President Trump signed an executive order Monday afternoon to bring transparency to hospital and physician fees.
Trump signed the order surrounded by physicians from the Docs4PatientCare Foundation (D4PCF) in the Oval Office. The order aims to provide transparency in the cost and pricing of the nation’s healthcare system by showing prices to patients.
The D4PCF, a healthcare organization composed of physicians with hands-on, practical knowledge of the American healthcare system, met Trump’s order with excitement.
“The executive order will provide immediate action and immediate relief to patients” Dr. Lee Gross, president of D4PCF, told Newsmax hours before participating in the signing at the White House.
In a dramatic shift, the order will also allow patients to use their Health Savings Accounts for direct primary care in hopes of strengthening the relationship between the physician and their patients without disruptions from third-party actors or insurance companies.
Without exception, the physicians who spoke to Newsmax prior to the signing ceremony at the White House agreed the executive orders were a “major step in working around” the Affordable Care Act.
They also agreed that this step toward deregulation of healthcare is set to disrupt advocates of Medicare for All, — poised to be a hot topic for discussion in the Democratic presidential debate later this week.
Many candidates at the debate are certain to underscore the view that healthcare is a right for Americans, rather than a choice.
The vision of future healthcare championed by some Democratic presidential platforms was not shared by the physicians who spoke to Newsmax.
“Medicare for All will be the ultimate loss of transparency,” Dr. Katarina Lindley of Brock, Texas, told Newsmax.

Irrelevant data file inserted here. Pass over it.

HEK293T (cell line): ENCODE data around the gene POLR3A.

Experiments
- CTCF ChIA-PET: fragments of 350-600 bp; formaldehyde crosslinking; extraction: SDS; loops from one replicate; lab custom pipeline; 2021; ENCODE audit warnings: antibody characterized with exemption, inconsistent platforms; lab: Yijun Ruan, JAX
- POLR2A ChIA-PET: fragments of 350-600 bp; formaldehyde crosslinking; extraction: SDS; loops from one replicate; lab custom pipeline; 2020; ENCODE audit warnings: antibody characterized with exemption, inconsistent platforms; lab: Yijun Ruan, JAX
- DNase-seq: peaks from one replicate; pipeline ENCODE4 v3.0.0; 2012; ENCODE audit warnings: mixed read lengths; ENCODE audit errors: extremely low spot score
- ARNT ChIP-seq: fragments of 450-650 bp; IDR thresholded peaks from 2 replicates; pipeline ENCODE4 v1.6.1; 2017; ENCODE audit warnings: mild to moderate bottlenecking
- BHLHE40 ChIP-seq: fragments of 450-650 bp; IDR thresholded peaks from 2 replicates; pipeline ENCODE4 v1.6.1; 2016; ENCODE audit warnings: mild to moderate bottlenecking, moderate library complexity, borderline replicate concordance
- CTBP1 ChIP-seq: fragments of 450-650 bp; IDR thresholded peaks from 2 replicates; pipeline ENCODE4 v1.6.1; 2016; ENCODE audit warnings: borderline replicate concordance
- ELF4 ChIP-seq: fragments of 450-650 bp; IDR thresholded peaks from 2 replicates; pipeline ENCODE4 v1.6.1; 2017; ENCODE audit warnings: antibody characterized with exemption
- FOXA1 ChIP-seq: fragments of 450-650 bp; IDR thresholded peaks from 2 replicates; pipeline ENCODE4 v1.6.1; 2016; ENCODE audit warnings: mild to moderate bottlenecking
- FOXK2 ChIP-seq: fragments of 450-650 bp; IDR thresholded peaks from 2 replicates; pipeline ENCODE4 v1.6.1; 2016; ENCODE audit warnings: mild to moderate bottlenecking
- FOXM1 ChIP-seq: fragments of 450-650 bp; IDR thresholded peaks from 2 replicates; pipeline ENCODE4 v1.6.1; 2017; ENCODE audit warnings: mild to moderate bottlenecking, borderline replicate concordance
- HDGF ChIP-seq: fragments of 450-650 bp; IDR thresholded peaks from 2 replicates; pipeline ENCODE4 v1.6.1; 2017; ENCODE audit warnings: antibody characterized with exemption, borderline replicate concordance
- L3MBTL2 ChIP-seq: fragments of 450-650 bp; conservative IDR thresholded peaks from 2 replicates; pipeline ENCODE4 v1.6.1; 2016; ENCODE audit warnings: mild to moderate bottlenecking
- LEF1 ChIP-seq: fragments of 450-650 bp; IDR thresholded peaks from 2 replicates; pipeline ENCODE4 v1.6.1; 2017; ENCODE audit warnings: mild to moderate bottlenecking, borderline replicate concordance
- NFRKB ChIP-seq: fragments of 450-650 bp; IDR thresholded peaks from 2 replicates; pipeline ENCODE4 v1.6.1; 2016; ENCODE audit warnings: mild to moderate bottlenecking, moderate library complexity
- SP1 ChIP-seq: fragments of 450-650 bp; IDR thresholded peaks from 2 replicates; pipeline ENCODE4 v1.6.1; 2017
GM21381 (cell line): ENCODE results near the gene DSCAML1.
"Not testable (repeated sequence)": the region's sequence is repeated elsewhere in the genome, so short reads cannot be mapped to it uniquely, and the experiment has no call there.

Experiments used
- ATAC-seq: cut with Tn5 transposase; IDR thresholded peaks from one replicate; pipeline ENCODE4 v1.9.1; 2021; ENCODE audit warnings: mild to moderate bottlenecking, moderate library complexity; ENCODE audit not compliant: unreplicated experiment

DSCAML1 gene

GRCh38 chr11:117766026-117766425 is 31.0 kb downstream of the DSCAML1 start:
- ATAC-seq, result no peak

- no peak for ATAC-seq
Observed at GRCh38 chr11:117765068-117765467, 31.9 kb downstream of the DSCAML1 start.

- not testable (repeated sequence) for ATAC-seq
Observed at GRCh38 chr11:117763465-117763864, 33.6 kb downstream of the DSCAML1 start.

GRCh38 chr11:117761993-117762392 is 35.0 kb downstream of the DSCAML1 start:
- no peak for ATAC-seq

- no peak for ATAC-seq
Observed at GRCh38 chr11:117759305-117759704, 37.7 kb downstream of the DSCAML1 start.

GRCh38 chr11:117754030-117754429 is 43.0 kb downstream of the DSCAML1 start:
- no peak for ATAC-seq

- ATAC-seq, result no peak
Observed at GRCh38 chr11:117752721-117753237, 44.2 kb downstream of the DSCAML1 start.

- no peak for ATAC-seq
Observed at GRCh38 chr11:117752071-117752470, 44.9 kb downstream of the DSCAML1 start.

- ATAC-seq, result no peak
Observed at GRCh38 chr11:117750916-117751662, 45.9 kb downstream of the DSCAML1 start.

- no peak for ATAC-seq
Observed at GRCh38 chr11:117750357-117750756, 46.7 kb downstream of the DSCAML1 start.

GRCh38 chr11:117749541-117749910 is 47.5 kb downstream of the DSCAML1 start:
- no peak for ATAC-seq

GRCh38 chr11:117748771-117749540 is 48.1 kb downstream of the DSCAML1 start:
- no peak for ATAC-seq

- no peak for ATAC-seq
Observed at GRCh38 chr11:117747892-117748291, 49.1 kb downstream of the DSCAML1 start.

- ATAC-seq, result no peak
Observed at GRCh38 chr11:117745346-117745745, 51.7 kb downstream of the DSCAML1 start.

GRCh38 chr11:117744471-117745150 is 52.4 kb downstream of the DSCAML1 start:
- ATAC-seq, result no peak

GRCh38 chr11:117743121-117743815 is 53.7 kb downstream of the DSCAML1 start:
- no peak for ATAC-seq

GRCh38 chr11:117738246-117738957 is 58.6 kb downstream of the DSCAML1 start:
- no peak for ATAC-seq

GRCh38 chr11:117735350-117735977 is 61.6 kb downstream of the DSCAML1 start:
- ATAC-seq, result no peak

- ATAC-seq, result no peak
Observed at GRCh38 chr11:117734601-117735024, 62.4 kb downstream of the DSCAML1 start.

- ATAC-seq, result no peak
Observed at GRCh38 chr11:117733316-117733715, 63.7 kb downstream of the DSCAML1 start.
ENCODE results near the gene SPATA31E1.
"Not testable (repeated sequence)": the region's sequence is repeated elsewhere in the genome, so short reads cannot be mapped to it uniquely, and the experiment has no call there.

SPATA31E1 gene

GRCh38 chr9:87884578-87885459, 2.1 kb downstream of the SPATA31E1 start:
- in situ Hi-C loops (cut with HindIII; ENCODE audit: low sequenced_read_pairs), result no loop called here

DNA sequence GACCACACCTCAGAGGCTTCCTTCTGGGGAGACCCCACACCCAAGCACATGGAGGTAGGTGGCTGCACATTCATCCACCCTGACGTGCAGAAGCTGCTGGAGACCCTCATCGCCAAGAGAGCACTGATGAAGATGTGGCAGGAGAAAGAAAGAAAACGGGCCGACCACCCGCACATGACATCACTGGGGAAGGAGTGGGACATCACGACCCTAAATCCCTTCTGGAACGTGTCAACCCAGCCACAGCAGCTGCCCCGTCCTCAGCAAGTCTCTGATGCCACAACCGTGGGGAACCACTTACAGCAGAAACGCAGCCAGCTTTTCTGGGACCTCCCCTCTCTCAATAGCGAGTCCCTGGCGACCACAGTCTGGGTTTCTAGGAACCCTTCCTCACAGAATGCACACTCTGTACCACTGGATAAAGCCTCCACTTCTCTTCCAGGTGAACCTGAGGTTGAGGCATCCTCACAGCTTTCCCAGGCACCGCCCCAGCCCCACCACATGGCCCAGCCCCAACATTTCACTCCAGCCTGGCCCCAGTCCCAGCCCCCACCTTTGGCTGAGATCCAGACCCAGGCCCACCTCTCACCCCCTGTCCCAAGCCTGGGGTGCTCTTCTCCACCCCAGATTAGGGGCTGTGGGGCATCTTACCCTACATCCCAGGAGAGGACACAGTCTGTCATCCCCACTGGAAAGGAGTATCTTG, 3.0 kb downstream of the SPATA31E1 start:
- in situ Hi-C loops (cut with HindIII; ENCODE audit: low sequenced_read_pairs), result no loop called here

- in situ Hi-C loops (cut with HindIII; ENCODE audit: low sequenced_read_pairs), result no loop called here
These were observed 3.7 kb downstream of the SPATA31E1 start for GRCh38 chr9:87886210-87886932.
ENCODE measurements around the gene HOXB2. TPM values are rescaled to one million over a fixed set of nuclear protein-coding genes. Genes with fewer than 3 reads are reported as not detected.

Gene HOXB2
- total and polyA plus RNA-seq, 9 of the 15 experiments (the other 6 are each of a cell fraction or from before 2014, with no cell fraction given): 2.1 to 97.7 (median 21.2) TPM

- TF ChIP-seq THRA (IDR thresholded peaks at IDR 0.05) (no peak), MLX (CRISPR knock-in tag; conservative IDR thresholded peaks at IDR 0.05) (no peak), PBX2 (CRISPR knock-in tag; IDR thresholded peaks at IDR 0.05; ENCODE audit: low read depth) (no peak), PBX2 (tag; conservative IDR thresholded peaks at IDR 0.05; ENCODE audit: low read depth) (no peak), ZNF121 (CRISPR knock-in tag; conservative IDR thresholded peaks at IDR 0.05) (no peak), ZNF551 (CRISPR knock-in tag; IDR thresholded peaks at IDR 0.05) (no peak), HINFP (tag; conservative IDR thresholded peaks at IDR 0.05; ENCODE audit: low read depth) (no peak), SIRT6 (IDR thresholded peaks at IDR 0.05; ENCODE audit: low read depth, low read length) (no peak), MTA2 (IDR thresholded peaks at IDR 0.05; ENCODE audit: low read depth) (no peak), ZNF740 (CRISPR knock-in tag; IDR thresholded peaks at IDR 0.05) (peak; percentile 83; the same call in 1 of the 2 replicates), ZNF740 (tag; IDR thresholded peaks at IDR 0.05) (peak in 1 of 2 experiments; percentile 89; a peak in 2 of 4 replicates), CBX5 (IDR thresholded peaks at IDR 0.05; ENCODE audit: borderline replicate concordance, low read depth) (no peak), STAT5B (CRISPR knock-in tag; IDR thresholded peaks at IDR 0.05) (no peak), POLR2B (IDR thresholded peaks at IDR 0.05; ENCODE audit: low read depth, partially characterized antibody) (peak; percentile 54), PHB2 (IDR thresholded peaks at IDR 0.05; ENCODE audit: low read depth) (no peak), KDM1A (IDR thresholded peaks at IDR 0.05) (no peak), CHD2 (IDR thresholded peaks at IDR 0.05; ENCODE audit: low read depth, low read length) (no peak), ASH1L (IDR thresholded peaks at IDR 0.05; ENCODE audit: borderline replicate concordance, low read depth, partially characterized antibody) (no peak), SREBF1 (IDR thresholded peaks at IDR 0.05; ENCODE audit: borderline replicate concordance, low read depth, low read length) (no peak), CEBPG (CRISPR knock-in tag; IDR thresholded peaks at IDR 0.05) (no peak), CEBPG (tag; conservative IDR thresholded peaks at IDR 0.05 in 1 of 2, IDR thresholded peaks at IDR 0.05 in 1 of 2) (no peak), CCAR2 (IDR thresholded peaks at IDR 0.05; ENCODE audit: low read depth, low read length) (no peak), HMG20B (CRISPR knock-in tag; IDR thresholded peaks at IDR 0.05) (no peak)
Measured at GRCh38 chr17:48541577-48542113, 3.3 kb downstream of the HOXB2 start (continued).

“If we’re ever going to fix the prices [of medical services], we have to know what [the prices] are,” said Dr. Chad Savage of Brighton, Mich.
Regarding a lack of transparency in healthcare prices, Savage said “what you don’t know can hurt you.”
He added that the overall goal of the executive order is to expand choices of physicians for Americans to lower healthcare costs, and that this issue is “uniquely bipartisan.”
But insurers said the idea could backfire, prompting hospitals that now give deeper discounts to try to raise their own negotiated prices to match what high-earners are getting.
Trump's order also requires that patients be told ahead of time what their out-of-pocket costs like deductibles and copays will be for many procedures.
Little will change right away. The executive order calls for a rule-making process by federal agencies, which typically takes months or even years. The details of what information will have to be disclosed and how it will be made available to patients must be worked out as part of writing the regulations. That will involve a complex give-and-take with hospitals, insurers and others affected.
Consumers will have to wait to see whether the results live up to the administration's promises.